René Magritte’s trompe l’oeil masterpiece, The Human Condition (1935), features a painted canvas before an open window that seamlessly connects art and life, hinting at the unnerving unreality of the hidden. We might think we know what is concealed behind the painting canvas in the scene, but we cannot be sure: like a Schrodinger’s Cat, the landscape is and is not there. Translated to the immoral world of Viridiana — Luis Buñuel’s 1961 surreal masterpiece — the painted landscape of The Human Condition becomes the morals and ideals we hold ourselves to. The veneer of a good life… a painted landscape that may or may not be a true representation of the human spirit.
Viridiana, a young novice ready to take her vows, visits her wealthy uncle, Don Jaime, after being urged by her Mother Superior. Alienated and lonely, the man falls in love with his niece who bares an uncanny resemblance to his deceased wife. When Viridiana refuses his affections, Don Jaime kills himself, leaving his fortune to the girl and his illegitimate son, Jorge. Ever noble, Viridiana opens up their home to vagrants, paupers and cripples.
Buñuel’s lingering voyeuristic camera invites the audience into uncomfortable desire. Fetishism reigns in his perverse world of chaos and irrationality, where order exists only through the power of suggestion. With pregnant longing, Buñuel’s camera lingers on feet and undressed legs which invite the audience to imagine them desecrated, and Viridiana’s purity becomes rendered to such extremes that the audience also begins to hunger for her desecration. As morally abhorrent as it may be, Buñuel wills us to revel in a stained lace fabric, spilled wine and a torn wedding dress. If the bonds that hold society together are fraudulent, meant only to uphold the power structure, maybe we’d be better off embracing our animal instincts, maybe we’d be more fulfilled pursuing our bodily pleasures.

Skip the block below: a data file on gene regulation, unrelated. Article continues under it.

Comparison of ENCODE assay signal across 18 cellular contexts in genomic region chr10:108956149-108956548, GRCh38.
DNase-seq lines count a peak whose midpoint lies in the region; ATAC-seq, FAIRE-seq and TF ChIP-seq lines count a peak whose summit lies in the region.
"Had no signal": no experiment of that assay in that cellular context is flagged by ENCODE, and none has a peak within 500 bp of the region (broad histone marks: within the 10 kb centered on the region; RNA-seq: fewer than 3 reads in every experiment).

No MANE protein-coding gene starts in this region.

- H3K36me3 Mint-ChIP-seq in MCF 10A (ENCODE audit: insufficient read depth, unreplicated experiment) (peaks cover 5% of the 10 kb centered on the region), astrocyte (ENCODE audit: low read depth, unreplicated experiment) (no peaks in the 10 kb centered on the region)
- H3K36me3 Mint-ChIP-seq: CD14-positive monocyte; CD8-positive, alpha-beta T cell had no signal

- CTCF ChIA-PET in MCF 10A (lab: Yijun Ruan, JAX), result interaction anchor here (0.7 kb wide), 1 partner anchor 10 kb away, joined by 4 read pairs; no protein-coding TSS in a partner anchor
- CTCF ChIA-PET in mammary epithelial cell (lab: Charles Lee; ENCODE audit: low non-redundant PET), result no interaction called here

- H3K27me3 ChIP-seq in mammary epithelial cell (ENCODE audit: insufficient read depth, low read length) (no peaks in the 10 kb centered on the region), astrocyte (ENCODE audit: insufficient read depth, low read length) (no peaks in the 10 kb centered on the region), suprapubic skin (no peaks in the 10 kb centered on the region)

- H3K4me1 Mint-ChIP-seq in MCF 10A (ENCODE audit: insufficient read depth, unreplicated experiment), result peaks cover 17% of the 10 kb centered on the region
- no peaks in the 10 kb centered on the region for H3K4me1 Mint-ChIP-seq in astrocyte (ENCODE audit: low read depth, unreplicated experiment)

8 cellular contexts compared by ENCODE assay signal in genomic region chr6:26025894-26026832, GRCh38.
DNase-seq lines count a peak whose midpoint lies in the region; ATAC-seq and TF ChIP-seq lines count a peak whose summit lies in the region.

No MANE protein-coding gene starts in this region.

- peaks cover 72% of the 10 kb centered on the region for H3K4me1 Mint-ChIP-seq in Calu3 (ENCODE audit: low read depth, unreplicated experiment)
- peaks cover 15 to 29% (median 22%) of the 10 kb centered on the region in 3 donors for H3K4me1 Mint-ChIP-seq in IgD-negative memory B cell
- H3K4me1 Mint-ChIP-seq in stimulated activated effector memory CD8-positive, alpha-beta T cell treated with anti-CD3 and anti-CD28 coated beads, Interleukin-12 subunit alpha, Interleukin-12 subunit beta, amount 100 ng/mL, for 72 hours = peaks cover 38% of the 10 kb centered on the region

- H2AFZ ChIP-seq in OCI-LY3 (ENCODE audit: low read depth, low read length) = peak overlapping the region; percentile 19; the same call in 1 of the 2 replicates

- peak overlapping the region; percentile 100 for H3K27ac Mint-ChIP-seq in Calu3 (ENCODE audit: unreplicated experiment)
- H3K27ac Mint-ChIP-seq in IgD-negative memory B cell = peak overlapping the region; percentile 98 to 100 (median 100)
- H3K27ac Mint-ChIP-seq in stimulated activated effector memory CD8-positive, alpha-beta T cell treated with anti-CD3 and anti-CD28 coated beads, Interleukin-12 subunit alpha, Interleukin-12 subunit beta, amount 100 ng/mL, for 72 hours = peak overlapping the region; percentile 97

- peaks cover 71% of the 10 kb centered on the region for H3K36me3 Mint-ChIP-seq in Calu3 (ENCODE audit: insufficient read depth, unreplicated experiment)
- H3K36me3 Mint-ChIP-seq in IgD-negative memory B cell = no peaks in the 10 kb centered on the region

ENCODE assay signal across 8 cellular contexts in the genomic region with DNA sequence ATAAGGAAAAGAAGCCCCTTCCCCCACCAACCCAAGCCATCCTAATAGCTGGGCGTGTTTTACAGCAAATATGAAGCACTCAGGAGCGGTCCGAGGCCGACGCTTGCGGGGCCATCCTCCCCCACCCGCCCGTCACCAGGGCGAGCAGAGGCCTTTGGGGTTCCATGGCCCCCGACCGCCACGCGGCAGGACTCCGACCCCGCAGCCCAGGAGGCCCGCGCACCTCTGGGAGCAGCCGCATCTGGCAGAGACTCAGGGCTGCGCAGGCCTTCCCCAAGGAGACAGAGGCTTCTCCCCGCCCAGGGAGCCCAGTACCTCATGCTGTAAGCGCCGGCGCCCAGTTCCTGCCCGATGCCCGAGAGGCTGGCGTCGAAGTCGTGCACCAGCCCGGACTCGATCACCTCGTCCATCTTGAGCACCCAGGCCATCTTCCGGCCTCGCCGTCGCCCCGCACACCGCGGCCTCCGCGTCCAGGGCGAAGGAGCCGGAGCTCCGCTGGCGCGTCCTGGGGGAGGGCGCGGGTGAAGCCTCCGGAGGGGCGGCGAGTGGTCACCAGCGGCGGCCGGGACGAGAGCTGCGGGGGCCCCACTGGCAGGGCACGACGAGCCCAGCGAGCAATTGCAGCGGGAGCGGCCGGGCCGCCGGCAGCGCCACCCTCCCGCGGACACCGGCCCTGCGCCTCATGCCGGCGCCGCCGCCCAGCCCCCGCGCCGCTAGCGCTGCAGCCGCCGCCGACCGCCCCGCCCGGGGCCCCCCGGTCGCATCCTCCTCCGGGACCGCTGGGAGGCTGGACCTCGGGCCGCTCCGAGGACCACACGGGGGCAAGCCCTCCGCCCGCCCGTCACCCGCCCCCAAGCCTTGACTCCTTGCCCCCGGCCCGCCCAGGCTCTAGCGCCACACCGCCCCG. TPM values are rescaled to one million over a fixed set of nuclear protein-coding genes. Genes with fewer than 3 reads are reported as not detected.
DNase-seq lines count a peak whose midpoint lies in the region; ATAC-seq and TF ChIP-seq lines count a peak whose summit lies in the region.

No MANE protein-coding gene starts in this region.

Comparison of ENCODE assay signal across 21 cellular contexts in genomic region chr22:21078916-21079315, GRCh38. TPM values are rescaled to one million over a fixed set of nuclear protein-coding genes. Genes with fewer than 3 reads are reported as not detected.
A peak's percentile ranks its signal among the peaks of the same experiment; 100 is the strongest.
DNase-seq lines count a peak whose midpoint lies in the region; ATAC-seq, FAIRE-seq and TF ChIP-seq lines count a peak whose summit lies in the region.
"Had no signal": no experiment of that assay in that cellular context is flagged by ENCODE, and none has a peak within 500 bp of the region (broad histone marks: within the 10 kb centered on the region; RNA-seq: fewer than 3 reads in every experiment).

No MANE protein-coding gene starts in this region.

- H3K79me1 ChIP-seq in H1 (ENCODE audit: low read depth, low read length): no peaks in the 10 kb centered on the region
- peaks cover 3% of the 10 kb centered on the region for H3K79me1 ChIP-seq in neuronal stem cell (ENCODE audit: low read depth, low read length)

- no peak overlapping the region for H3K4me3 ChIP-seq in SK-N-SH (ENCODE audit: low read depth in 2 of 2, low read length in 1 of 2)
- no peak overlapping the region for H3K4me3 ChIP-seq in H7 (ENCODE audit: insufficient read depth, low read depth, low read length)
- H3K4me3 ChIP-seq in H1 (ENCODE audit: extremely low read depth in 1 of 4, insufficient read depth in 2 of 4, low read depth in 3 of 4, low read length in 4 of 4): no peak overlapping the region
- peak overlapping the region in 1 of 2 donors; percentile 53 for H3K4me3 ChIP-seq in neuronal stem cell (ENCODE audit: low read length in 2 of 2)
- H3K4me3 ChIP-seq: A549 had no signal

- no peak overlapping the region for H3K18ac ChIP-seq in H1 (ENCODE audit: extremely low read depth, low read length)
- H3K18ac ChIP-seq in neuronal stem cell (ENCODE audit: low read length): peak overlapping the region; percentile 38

It’s easy to understand why the Church objected so violently to Buñuel’s depiction of religion by banning the film, as it suggests not that we are not inherently good but that the power that religion holds in our lives hangs by a thread. Buñuel has also been accused of cynicism, a misinterpretation of his distrust of those who claim moral authority. By the end of the film, Viridiana has been nearly raped at least twice and finally seems set to abandon her religious vocation, however Buñuel doesn’t frame it as a tragedy. Viridiana’s downfall was not caused by immorality or sin: her virtue was consistently the source of her suffering. One may come to realize that seeing goodness where it doesn’t exist might not be so virtuous after all.
But, the overall beauty of Buñuel’s work always lies in his malleability. He doesn’t side against morality, he merely posits that it’s an inconvenience in the pursuit of pleasure. And maybe some of us prefer to be possessed. In casting Francisco Rabal as Jorge, the illegitimate son and Viridiana’s foil, Buñuel hits a note that few directors ever manage successfully: he creates a monstrous male who sustains desirability in spite of never showing “real” virtue. Handsome but brutish, Jorge is a philanderer, but he doesn’t hide this from anyone — least of all, the women he loves. His honesty may not absolve him of the pain he causes, but at the very least, he offers them a choice. So, Jorge becomes an especially compelling object of desire in a world of duplicity and fraud. As Buñuel makes painfully clear, eternal happiness or blissful devotion do not exist, so why not choose a warm body over a cold prayer?
Justine Smith (@redroomrantings) lives and writes in Montreal, Quebec. She has a bachelor’s degree in Film Studies and a passionate hunger for all kinds of cinema. Along with writing for Vague Visages, she has written for Vice Canada, Cleo: A Feminist Journal and Little White Lies Magazine.